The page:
The Tax Foundation is out with a series of proposed remedies to address Pennsylvania’s local taxation miasma. But how taxpayers would view such changes — some significant — and how those changes would be administered – some problematic — remain a huge question mark, say scholars at the Allegheny Institute for Public Policy.
“To be sure, a tax system that emphasizes efficiency and transparency would be a welcome change indeed,” says Eric Montarti, research director at the Pittsburgh think tank, and Jake Haulk, president emeritus and senior advisor.
“At this point, what that looks like and when it will be put in place remains to be seen,” the pair add (in Policy Brief Vol. 18, No. 37).
The local taxation regimen in the commonwealth is as expansive as it can be confusing. Counties, municipalities and school districts can levy myriad state-sanctioned taxes.
Among them, there are taxes on property, earned income and deed transfers. There are per-capita taxes and those on occupations. Additionally, businesses may also have to pay gross-receipts taxes (business-privilege and mercantile). Then there are amusement/admission taxes and local services imposts on employees.
And rules and regulations dealing with the levying and collecting of these taxes only add another layer to the bewilderment of those liable for them.
To that end, the Tax Foundation – in its recent report, “Pennsylvania: A 21st-Century Tax Code for Commonwealth” – suggests a general streamlining of tax codes and statutes. It also suggests that tax collections, spread out among counties, municipalities and school districts, be consolidated at the county level in the name of efficiency, based on the near-decade-old experience of counties collecting and remitting the earned-income tax.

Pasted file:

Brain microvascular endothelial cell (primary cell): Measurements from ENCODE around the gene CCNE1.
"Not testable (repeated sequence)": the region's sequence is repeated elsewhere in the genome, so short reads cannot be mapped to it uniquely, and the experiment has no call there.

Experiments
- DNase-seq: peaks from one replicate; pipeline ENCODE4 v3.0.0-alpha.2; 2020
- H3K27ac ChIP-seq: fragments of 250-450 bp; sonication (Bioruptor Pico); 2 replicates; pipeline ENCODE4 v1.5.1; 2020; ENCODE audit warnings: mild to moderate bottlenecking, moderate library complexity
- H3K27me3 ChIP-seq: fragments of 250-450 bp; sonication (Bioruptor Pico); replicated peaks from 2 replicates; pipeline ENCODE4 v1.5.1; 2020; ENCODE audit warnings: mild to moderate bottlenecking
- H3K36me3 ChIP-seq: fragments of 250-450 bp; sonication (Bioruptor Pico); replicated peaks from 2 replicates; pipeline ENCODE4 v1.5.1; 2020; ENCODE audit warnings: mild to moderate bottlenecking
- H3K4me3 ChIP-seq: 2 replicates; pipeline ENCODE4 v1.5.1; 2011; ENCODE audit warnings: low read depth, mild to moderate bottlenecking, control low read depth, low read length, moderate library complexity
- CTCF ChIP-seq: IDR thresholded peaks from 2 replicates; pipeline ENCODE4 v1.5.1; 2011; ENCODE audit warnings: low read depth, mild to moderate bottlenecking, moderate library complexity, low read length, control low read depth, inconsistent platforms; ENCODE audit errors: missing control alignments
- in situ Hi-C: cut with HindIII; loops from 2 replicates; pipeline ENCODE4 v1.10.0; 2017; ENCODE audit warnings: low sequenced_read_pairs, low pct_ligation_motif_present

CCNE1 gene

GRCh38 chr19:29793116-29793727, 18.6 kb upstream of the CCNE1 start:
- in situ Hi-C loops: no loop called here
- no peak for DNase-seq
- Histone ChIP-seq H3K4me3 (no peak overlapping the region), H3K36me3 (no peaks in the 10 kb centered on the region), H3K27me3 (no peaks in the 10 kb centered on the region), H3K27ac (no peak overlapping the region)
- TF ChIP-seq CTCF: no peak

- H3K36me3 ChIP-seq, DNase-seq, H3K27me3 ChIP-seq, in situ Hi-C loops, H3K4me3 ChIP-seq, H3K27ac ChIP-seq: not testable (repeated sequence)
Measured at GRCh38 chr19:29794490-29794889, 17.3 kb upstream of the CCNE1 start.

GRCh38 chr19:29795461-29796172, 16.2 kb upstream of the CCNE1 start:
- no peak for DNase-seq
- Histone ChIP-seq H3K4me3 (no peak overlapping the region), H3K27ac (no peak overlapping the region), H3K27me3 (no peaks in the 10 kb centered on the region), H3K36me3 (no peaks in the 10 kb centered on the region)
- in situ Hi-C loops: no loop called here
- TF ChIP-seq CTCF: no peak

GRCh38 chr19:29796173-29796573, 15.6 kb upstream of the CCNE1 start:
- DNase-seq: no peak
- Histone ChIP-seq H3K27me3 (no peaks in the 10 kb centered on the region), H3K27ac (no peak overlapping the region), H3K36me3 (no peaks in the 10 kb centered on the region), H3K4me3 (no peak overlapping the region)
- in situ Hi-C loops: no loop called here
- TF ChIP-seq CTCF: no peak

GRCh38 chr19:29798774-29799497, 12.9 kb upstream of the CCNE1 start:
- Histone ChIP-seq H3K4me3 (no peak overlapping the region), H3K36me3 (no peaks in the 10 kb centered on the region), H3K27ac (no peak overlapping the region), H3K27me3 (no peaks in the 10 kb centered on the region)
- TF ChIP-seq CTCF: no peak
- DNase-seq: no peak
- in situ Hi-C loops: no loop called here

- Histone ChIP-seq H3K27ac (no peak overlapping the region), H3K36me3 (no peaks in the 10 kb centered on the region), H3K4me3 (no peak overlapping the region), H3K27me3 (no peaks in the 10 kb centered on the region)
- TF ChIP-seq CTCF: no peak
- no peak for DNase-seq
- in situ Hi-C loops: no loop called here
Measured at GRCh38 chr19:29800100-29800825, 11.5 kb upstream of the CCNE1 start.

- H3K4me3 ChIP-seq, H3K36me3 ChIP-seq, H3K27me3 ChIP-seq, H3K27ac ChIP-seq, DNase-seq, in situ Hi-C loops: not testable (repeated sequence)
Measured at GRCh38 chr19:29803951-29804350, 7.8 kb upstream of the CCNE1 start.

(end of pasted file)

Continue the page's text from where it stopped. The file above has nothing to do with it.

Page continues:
But most importantly, the report suggests that the state mandate reassessments at regular intervals in order to address the inequities of the property tax system.
The Allegheny Institute has “addressed the multitude of problems created by outdated assessments many times over the years and concurs completely,” Montarti and Haulk say.
“A state mandate to reassess regularly would lead to major improvement in transparency and equity in the imposition of the most burdensome tax authorized for local taxing bodies in Pennsylvania.”
There is a widespread lack of understanding of how the commonwealth’s existing property reassessment system works – fueled by nothing resembling consistency – that has led to much frustration. Which led the Tax Foundation to state the obvious: It is “no way to operate a major system of taxation.”
Those are “harsh words for the tax that is the lifeblood of local government but there is much resistance to adopting mandated reassessments,” the think tank scholars remind.
Another Tax Foundation recommendation suggests that the tax base on the local earned-income tax comport with the state’s personal income tax base. That would allow local jurisdictions to also tax unearned income — that from interest, dividends, capital gains and the like.
Thus, additional revenue could be generated to eliminate “nuisance” levies, such as the per-capita, occupation and gross-receipts taxes, the foundation says.
At least in theory.
And, “Surely if there were to be a significant change – such as converting the earned-income tax to a personal-income tax for municipalities and school districts – there would be pushback from taxpayers who are not paying taxes on unearned sources of income currently at the local level,” Montarti and Haulk say.
No doubt an income threshold exemption and reductions in existing municipal and school taxes would be part of the discussion. But, “This proposed tax could produce very different enforcement and collecting problems,” they conclude.
Colin McNickle is communications and marketing director at the Allegheny Institute for Public Policy ([email protected]).